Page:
Gulf Navigation has struck an agreement to sell its two oil tankers for US$98 million, providing some relief to the beleaguered company.
The Dubai-based shipping company announced yesterday it had signed a memorandum of understanding with DHT Holdings of Bermuda for the sale of its Gulf Sheba and Gulf Eyadah tankers.
The agreed price comes in higher than the Dh312.4m Gulf Navigation had estimated it could recover for the vessels in its third-quarter results published in November.
Gulf Navigation has already received 10 per cent of the funds and expects the deal to be concluded by about the middle of next month, said the managing director Sandeep Kadwe.
The sale announcement comes after Gulf Navigation won approval for the deal at an extraordinary general meeting of shareholders on January 5.
The Gulf Sheba was held in Rotterdam in September and the Gulf Eyadah was arrested in Bermuda in October under the order of Gulf Navigation’s creditors after the company defaulted on two of its term loans.
Mr Kadwe confirmed the vessels remained under arrest but insisted the company was working with creditors to close the deal by mid-February.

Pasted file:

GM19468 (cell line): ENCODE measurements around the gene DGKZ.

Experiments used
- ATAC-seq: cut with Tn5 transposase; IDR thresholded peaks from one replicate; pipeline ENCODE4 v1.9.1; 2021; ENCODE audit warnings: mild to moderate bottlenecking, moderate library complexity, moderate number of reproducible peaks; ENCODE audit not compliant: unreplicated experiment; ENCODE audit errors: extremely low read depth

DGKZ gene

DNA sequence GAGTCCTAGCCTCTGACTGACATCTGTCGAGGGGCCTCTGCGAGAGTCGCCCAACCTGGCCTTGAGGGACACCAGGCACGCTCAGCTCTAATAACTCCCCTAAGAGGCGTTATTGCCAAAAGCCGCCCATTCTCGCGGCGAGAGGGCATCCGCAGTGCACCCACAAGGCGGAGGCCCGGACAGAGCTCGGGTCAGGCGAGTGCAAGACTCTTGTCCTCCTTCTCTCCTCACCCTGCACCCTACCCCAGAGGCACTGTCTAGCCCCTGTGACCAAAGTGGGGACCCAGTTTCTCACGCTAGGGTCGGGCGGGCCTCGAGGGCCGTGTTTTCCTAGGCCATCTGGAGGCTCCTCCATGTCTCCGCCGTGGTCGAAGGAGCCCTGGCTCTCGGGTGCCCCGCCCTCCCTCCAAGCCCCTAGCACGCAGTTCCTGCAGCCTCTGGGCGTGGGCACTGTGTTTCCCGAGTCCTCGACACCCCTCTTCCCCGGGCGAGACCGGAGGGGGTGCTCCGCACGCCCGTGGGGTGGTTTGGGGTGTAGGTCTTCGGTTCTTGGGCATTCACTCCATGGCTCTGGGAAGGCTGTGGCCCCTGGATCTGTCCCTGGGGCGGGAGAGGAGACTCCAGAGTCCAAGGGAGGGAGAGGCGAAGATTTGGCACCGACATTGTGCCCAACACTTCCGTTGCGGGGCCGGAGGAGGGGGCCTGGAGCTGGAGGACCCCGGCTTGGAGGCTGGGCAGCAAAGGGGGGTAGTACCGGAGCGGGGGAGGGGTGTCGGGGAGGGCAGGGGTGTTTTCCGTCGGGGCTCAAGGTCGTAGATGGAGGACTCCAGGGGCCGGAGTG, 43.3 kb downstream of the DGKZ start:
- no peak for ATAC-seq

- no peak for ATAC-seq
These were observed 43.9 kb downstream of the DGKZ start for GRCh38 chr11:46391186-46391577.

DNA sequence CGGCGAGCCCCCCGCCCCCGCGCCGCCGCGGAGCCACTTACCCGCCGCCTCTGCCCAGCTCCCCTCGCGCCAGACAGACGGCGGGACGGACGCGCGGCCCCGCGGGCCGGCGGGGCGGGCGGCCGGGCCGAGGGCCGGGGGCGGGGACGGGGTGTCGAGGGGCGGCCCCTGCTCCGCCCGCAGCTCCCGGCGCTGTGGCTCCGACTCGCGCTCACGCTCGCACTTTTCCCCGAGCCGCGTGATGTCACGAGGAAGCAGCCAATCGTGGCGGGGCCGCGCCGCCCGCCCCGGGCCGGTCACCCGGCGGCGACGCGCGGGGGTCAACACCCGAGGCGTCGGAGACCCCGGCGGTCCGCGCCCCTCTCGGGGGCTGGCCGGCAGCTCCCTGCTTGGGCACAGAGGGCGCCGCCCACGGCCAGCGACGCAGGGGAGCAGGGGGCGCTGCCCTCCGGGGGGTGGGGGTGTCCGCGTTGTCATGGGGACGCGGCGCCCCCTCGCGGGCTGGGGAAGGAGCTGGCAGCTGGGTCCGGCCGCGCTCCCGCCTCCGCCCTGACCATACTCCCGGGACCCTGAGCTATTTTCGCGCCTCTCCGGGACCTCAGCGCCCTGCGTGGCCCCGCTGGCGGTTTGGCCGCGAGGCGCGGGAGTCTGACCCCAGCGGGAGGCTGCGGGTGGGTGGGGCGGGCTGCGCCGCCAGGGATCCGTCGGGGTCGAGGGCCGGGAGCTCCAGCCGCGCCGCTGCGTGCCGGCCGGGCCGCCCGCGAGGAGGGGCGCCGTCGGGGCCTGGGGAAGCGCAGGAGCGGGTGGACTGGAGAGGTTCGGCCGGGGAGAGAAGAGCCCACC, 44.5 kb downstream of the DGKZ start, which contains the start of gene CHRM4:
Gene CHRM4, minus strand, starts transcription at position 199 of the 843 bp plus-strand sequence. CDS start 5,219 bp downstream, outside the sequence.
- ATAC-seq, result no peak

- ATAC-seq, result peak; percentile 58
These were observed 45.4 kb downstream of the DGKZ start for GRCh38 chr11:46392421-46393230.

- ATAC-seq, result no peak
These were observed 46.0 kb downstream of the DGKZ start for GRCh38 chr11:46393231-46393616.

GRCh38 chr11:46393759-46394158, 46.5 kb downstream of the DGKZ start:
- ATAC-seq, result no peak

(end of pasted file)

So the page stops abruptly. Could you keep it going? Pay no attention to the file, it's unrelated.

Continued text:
“The lenders have approved the sale and we’re working with them very closely to conclude it by then,” he said.
However, he admitted the proceeds from the sale of the vessels was insufficient to meet the shortfall on its loans but insisted that would be made up “in the fullness of time”.
The sale of the two vessels is part of an extensive restructuring programme for the Dubai-listed company in the face of crippling losses.
Gulf Navigation plans to launch a road show for a convertible bond of up to $130m a week after the sale of the vessels closes, said Mr Kadwe.
National Bank of Abu Dhabi has been appointed to manage the issue.
Gulf Navigation also plans to reduce the company’s share capital to Dh552m from its current level of Dh1.66 billion.
The move comes after the company’s accumulated losses grew to Dh1.12bn at the end of September, representing 68 per cent of its total share capital.
UAE law obliges companies whose accumulated losses exceed 50 per cent of their share capital to put a vote to shareholders as to whether to continue as a going concern.
Gulf Navigation has gained approval for a reduction in its share capital from its shareholders and the Department of Economic Development, and is currently in discussions with the Securities and Commodities Authority (SCA).
“We need to get further indications from [SCA] as to what processes they want us to implement and when they want us to implement them,” said Mr Kadwe.
Gulf Navigation’s shares finished the day up 3 per cent at 41.5 fils yesterday.